06
23
No Comments

christopher simmons: compassion, empathy, passion

Written by in Profiles

random observations from the chris simmon (mine/sf) presentation…

What defines “Good Design”?  Deanna Kuhlman Leavitt once told me in an interview, “Any relationship I enter into must begin with two things: compassion and empathy. If the person has that, I can deal with just about any type of person.”  I think Simmons and Leavitt would like each other (if they don’t already).  “Good design”  always exhibits these qualities because only those with it can do it.

 

“obesssions make my life worse and my work better”*

What makes design good? What is “good”?

Good design informs.

Good design is memorable.

Good design delights.

Good design is effective.

Good design responds.

Good designers look for help.

Good designers reach and stretch.

Good design has joy.

Good design people, planet, profit + pushes.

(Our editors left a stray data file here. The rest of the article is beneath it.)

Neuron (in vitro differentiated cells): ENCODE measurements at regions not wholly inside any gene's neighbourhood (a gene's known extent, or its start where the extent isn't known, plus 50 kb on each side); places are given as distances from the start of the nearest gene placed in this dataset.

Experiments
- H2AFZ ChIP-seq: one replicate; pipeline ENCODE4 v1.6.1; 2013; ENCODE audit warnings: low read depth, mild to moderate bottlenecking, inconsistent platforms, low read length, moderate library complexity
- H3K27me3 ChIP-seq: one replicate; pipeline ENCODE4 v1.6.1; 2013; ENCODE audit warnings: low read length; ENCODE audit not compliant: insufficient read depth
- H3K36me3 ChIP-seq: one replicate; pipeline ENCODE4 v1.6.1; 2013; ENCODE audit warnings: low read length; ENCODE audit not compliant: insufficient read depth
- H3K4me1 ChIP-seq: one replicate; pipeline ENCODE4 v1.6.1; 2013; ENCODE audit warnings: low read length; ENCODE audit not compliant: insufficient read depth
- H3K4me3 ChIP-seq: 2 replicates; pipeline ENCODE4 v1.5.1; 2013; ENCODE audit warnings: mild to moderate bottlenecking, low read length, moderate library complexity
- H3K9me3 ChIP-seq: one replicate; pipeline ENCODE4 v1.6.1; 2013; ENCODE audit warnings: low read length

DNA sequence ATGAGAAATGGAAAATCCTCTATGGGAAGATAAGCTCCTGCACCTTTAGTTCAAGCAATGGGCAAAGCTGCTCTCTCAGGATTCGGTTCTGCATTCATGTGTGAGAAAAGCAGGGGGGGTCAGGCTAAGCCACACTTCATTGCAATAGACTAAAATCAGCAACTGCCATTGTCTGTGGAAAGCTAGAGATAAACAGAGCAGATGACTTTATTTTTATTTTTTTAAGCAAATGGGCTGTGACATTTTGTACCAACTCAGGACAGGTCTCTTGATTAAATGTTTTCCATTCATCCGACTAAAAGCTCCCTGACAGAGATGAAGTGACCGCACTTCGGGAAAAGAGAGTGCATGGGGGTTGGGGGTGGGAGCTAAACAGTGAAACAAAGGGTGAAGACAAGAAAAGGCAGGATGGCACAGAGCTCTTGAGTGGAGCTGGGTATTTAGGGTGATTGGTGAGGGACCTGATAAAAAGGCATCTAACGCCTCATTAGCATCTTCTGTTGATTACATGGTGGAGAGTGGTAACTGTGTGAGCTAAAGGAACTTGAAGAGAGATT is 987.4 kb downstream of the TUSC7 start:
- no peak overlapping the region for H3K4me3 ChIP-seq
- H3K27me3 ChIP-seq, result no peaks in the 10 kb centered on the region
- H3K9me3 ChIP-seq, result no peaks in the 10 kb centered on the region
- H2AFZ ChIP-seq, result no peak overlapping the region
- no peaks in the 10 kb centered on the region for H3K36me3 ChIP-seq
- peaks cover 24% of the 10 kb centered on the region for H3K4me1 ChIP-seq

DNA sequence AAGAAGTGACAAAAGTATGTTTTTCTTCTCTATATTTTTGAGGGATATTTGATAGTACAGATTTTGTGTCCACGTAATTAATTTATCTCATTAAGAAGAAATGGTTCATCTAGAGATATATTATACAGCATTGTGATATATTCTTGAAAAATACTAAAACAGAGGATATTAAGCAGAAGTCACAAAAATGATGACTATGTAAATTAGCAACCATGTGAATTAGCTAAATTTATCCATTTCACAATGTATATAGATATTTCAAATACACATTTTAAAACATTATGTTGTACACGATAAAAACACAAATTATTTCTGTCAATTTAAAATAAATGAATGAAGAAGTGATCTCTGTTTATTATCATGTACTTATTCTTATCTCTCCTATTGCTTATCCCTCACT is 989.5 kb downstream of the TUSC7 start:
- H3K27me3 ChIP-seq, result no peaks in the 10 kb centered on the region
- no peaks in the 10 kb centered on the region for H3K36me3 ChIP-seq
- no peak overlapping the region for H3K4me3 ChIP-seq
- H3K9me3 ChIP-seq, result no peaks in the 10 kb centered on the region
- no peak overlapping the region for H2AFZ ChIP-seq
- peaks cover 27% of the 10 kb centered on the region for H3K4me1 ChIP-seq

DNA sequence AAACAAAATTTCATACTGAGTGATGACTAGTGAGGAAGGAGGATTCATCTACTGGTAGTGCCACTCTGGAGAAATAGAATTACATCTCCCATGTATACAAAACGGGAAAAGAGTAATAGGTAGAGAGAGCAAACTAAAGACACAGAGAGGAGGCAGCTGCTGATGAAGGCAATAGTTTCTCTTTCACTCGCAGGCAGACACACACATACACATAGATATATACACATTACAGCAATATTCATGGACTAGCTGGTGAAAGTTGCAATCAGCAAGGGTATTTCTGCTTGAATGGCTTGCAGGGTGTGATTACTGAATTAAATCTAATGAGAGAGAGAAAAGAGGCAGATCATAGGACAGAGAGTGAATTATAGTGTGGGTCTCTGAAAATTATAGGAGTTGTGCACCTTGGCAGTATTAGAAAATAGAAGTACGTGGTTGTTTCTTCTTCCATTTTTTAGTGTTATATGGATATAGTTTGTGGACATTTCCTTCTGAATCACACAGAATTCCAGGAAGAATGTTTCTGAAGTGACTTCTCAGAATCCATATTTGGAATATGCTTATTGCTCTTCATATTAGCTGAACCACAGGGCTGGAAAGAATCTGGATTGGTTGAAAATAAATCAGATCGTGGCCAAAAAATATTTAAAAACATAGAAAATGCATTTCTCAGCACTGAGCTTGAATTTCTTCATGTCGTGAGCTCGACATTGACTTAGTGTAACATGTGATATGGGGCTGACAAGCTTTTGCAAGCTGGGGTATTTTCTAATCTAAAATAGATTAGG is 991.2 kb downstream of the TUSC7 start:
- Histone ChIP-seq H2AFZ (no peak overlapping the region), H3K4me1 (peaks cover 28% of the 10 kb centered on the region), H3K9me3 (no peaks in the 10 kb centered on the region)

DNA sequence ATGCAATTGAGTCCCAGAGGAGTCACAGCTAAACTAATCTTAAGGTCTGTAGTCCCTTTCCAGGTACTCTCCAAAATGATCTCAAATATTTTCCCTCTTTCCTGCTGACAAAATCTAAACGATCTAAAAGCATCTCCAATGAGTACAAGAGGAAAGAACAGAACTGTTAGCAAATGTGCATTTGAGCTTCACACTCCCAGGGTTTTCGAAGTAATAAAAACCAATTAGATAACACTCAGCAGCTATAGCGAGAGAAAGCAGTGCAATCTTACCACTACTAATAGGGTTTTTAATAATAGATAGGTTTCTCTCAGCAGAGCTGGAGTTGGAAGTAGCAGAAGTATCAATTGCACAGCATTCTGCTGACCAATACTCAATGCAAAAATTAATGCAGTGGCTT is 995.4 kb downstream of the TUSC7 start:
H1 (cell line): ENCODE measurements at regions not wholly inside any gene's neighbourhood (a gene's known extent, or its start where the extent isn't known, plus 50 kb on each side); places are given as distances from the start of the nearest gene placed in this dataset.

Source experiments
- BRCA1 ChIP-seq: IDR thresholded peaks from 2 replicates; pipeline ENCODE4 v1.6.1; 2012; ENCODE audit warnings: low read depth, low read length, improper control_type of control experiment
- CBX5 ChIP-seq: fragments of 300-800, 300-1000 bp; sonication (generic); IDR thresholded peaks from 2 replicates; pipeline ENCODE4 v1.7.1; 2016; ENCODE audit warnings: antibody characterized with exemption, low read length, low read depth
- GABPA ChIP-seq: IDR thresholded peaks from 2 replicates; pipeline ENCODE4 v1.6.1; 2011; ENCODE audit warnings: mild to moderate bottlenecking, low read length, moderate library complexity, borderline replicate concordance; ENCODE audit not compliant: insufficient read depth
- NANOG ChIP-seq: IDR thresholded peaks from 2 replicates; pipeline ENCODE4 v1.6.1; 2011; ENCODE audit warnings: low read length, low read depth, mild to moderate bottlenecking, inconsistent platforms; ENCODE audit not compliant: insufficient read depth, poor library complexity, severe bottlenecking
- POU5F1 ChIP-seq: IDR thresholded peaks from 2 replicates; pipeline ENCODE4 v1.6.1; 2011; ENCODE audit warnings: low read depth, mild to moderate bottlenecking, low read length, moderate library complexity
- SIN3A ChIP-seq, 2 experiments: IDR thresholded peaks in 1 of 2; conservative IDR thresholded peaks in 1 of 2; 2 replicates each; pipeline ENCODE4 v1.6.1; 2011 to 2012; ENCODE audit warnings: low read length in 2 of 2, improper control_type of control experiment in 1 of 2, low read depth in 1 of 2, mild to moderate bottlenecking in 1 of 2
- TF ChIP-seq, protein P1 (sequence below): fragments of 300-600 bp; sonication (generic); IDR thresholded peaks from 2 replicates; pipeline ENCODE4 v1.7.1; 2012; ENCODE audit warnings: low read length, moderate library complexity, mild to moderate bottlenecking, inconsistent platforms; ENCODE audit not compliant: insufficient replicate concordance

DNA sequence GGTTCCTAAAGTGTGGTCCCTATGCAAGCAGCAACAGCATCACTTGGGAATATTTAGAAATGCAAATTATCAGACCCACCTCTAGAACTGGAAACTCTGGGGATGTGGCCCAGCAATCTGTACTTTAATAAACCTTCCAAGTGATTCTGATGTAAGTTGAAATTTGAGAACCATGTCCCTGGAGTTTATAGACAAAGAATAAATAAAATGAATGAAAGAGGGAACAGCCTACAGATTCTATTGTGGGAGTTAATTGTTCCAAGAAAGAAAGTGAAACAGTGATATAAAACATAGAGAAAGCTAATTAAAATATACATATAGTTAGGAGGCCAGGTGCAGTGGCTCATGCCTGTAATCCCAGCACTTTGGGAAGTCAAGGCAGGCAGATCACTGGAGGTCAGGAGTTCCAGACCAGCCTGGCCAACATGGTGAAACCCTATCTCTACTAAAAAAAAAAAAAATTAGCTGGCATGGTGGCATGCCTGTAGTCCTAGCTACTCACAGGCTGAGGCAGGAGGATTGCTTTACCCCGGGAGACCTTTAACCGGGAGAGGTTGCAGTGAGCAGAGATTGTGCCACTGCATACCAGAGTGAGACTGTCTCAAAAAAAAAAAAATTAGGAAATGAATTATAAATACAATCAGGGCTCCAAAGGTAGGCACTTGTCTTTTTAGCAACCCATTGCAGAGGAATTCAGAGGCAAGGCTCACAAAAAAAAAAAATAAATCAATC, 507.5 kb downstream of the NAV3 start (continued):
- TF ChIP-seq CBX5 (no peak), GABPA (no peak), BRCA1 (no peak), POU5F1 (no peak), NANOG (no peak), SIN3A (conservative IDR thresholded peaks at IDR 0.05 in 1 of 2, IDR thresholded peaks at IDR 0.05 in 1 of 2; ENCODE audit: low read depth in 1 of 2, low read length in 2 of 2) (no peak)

Good design reflects something good in you.

Michael Vanderbyl’s 80/20 Rule

Says Chris Simmons of MINE/SF , “‘Eighty percent of the work we show [a client]  we will (0r can)  justify,’ Michael Vanderbyl once told me, ‘the other twenty percent requires no explanation.’ That 20 percent is YOUR passion. YOUR voice. It is what makes the work unique, diffrent and special. It is the  fourth element in the ‘quadruple bottom line.'”

In my opinion, Chris Simmons of MINE/SF proves again that the definition of “Good Design” lies in clarity of intent and ingenuity in execution. Glaser’s quote “The purpose of design if to inform and delight” boils it down to the essence, but Simmon’s case by case exposition shows how “Good Design” can respond to issues  of social or cultural concern with thoughtful execution in the public and private sphere. “We exist to advance the profession — our work must reach beyond the specific client need or intent. It must reflect something good in ourselves.”

“Sometimes,” Simmons advised the gathering, “sometimes the solution is to simply walk away from the client. You have choices to make, too.”

 

[*from a public art installation utilizing $30,000 in pennies]